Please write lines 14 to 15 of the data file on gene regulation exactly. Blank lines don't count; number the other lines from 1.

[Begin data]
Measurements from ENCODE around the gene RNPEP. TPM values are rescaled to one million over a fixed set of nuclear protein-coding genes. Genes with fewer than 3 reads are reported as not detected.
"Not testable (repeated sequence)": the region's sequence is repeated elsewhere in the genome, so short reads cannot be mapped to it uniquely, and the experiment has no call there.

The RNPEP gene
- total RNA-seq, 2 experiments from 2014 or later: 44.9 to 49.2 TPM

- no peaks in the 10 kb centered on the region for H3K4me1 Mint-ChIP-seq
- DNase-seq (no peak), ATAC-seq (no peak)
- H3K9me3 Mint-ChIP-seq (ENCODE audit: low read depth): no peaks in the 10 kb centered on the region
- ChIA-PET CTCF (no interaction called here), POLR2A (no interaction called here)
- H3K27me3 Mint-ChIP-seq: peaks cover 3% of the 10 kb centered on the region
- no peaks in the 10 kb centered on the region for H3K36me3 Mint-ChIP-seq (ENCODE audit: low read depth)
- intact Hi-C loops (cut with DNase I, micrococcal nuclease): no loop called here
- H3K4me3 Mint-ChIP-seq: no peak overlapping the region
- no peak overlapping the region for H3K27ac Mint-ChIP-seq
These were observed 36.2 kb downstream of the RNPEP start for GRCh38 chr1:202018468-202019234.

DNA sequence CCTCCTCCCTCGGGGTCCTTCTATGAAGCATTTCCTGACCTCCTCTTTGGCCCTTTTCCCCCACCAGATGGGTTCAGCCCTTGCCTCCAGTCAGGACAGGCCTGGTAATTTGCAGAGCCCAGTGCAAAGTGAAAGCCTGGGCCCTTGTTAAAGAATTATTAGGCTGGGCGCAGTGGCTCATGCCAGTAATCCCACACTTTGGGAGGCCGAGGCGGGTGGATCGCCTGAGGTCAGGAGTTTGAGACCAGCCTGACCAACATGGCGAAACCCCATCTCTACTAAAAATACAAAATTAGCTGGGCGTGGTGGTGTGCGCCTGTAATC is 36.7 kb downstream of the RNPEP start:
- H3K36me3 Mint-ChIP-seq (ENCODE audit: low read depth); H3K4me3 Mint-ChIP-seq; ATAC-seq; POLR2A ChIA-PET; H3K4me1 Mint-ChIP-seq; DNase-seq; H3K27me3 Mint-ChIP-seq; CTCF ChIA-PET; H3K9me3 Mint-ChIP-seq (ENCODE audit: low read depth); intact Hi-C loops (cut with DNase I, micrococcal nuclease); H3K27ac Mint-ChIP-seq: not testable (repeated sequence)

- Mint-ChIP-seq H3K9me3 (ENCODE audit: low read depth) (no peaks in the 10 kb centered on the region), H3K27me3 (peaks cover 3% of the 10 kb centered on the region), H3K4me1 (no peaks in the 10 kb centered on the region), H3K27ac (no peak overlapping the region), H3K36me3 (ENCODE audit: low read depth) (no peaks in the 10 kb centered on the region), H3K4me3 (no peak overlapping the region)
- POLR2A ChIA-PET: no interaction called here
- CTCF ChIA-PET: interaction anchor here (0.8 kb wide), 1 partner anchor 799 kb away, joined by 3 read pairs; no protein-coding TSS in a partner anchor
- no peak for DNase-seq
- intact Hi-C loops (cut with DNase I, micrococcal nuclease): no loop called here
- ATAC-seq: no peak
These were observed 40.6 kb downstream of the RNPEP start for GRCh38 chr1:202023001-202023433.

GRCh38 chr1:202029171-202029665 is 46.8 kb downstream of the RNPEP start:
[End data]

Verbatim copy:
These were observed 36.2 kb downstream of the RNPEP start for GRCh38 chr1:202018468-202019234.

DNA sequence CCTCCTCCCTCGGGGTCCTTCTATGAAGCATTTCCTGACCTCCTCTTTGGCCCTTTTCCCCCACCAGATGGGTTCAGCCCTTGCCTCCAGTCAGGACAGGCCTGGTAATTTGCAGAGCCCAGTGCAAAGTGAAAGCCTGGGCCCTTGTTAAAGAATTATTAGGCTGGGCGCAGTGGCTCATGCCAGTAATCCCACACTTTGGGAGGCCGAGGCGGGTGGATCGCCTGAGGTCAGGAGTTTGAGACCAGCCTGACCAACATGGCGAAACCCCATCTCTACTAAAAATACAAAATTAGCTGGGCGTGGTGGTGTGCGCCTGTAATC is 36.7 kb downstream of the RNPEP start: